Six tons of ivory were crushed to dust at the National Wildlife Property Repository north of Denver, in a place called Commerce City. My mother lives in a nursing home there. When she woke up that morning, she had no idea that so much ivory would be destroyed, so close by. She blindly reached into her little jewelry box and took out her ivory earrings.
Crushed to dust. A movie star talked about baby elephants, how they need their mothers. A politician talked about how the profits from the illegal ivory trade go to arm terrorists. There are grotesque pictures on TV of dead elephants in pools of blood, heads partially gone, skin unbelievably baggy, elephants that have been killed for their ivory. These pictures terrorize me, terrorize my children. How dare you put them on the local news? I need drugs to counteract the effect. I need alcohol.
Ten thousand elephants are killed each year. There are only 100,000 elephants left alive. In ten years elephants will be extinct. It’s simple math. Nothing can stop the killing. Humans are about killing. More people and more animals will be shot to death, will die from human greed. Nothing can stop it. It’s inevitable. We’re fucked. Climate change will kill us with floods and droughts. As we drown we’ll hear the ghosts of elephants trumpeting their last.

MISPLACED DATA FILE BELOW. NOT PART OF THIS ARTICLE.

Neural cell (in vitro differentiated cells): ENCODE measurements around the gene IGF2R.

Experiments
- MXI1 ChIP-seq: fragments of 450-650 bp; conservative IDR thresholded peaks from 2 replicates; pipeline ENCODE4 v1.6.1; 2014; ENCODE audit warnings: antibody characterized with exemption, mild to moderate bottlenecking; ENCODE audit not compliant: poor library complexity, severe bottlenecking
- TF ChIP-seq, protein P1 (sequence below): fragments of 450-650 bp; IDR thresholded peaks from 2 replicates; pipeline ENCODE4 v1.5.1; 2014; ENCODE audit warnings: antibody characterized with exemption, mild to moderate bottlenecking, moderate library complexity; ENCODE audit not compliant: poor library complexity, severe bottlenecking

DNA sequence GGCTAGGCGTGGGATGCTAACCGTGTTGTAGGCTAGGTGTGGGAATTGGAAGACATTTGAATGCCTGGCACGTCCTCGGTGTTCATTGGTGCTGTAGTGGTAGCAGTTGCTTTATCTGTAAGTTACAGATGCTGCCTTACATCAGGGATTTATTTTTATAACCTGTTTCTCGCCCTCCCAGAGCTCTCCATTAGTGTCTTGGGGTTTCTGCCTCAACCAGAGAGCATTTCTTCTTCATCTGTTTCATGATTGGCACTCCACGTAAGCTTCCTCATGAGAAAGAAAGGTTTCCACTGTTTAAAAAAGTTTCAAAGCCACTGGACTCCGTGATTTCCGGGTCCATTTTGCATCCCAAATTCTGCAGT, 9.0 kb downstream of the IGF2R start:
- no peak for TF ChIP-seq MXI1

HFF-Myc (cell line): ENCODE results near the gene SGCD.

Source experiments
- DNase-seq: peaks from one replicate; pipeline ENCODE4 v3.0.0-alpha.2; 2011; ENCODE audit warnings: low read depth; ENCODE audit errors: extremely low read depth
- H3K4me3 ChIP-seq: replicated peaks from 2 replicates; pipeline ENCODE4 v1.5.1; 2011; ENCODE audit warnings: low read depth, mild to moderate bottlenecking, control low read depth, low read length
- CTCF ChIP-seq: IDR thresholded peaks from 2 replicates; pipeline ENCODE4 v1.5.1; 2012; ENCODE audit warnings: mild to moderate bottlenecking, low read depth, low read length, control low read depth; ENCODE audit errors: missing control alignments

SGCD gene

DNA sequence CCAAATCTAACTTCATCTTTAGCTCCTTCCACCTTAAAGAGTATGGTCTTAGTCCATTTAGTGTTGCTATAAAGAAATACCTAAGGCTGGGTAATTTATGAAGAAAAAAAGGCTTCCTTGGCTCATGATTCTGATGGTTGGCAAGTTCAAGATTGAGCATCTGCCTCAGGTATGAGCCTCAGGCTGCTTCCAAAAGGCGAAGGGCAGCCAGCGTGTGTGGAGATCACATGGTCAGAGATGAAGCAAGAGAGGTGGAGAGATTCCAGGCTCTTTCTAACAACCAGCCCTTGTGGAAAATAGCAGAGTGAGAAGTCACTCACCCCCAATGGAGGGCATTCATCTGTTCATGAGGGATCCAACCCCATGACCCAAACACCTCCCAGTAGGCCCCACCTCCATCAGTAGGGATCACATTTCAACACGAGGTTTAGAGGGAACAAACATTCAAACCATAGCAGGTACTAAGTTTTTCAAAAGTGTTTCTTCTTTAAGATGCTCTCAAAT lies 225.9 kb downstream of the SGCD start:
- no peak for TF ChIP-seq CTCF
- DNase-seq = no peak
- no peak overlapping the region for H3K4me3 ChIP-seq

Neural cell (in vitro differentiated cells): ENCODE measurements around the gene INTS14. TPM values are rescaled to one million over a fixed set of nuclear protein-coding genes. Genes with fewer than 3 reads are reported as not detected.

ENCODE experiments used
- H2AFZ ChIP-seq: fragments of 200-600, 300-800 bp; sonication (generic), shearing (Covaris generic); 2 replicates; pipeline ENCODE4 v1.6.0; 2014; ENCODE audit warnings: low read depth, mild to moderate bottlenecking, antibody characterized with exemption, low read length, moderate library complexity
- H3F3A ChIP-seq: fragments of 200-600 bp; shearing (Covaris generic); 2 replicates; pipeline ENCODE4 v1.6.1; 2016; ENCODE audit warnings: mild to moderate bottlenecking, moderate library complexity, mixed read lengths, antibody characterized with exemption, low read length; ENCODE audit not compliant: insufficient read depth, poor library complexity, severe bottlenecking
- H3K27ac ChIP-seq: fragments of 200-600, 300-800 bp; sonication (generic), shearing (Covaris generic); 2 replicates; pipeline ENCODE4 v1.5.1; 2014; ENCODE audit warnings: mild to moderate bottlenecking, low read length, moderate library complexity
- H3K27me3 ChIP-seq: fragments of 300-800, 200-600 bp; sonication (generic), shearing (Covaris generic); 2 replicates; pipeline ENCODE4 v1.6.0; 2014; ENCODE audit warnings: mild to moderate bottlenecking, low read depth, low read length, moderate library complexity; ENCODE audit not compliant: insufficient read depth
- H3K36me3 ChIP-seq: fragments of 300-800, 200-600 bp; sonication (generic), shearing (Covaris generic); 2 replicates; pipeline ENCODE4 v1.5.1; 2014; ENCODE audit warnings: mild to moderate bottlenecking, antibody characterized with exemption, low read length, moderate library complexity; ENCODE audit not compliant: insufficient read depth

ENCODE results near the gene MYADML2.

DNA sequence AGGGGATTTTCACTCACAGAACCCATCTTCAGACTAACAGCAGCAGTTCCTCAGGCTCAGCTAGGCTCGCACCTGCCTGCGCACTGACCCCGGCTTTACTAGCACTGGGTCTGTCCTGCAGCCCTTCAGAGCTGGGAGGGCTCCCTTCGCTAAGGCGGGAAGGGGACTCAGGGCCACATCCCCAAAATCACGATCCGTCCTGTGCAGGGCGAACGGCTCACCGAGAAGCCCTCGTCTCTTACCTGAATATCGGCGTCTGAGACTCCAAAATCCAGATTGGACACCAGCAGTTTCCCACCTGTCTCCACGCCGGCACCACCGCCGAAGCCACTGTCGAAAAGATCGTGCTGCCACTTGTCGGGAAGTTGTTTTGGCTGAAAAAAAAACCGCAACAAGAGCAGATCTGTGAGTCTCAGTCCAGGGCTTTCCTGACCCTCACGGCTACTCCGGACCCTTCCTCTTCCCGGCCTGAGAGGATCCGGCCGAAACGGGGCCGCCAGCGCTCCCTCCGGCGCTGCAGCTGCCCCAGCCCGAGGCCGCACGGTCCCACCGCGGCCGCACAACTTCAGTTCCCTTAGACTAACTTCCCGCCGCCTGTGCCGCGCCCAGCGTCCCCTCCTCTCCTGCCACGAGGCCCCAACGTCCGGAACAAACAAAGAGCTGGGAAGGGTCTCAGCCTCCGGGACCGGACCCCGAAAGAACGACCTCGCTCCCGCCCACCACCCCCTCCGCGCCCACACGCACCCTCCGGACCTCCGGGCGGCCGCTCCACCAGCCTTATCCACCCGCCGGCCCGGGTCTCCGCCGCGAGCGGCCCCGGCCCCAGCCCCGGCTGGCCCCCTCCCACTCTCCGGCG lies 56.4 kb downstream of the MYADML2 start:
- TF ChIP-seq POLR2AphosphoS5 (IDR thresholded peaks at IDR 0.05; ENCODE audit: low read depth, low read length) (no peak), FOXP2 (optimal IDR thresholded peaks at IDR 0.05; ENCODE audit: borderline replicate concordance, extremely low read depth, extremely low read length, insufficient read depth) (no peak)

Meanwhile, in the midst of apocalypse, Motorola invents a tablet that dissolves in stomach acid and turns the body into a password. Out on the highway I steal a shipment from a tractor-trailer and ingest a huge quantity, which enables me to become the first human to pass through death’s doors, all ten thousand of them, simultaneously. Once in, I reconstitute myself, though certain cells have drifted off, never to be recovered, so I look a ghoul. I don’t care. I was never a celebrity who lived life in a mirror.
Sylvia had died three days earlier. She had steeled herself to fight pancreatic cancer long enough to see her daughter married. The morning after the event I hugged her goodbye, and felt the bones of the living skeleton she had become. Her fragility took my breath away. I remembered when we ran together on cold mornings under oaks hung with Spanish Moss, and lifted weights in my garage.
Sylvia walked slowly and painfully onto the balcony. The sun was glinting on the silver ocean, the most beautiful sight in the world. She drew the image into herself, collapsed, and was dead the next day.
Now my body is a password and the technologists didn’t know the potential of their craft. I catch up with Sylvia. We fly together. Ben, her deceased quadriplegic husband, joins us. We fly like a team of superheroes, over herds of elephants that stretch further than the eye can see. We fly forever, and never look back.